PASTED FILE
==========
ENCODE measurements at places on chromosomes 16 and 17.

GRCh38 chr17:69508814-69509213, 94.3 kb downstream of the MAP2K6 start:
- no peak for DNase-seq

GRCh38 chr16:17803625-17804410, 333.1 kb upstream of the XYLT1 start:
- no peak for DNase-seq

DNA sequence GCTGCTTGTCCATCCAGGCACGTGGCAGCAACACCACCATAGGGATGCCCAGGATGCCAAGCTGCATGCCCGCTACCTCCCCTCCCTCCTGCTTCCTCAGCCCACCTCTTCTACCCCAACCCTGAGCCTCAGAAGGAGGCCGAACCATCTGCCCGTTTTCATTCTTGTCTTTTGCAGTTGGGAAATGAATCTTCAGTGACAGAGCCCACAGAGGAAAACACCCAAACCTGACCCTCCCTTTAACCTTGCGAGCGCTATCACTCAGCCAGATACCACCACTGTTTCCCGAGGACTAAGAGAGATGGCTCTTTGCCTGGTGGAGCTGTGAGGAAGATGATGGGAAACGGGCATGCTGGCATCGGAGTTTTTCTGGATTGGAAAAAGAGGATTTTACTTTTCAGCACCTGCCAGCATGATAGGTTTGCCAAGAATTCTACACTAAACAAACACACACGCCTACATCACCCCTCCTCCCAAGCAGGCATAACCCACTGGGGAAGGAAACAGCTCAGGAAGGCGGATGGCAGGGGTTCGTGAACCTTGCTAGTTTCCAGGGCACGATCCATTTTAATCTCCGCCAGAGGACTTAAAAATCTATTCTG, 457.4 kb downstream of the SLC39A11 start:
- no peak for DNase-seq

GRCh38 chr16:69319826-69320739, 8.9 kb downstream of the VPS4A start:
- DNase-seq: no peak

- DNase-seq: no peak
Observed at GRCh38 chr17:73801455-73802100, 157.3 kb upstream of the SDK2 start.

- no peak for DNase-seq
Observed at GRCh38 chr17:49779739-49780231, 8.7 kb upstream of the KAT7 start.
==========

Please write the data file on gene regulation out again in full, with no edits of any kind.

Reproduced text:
ENCODE measurements at places on chromosomes 16 and 17.

GRCh38 chr17:69508814-69509213, 94.3 kb downstream of the MAP2K6 start:
- no peak for DNase-seq

GRCh38 chr16:17803625-17804410, 333.1 kb upstream of the XYLT1 start:
- no peak for DNase-seq

DNA sequence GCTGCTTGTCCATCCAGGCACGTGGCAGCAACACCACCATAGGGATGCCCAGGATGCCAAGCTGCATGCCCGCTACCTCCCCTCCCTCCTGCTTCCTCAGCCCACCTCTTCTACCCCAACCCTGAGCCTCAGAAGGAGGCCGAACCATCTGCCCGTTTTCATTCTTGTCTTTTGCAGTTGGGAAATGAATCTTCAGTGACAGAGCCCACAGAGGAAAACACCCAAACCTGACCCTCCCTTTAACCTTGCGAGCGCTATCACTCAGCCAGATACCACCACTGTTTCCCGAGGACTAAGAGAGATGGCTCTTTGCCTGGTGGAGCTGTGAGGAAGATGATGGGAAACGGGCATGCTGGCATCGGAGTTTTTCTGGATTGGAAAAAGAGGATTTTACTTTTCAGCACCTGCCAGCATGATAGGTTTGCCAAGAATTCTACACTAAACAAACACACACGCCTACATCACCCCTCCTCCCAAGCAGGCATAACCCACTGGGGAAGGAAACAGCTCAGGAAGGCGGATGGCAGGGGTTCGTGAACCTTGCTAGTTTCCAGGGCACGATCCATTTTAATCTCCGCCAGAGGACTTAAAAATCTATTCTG, 457.4 kb downstream of the SLC39A11 start:
- no peak for DNase-seq

GRCh38 chr16:69319826-69320739, 8.9 kb downstream of the VPS4A start:
- DNase-seq: no peak

- DNase-seq: no peak
Observed at GRCh38 chr17:73801455-73802100, 157.3 kb upstream of the SDK2 start.

- no peak for DNase-seq
Observed at GRCh38 chr17:49779739-49780231, 8.7 kb upstream of the KAT7 start.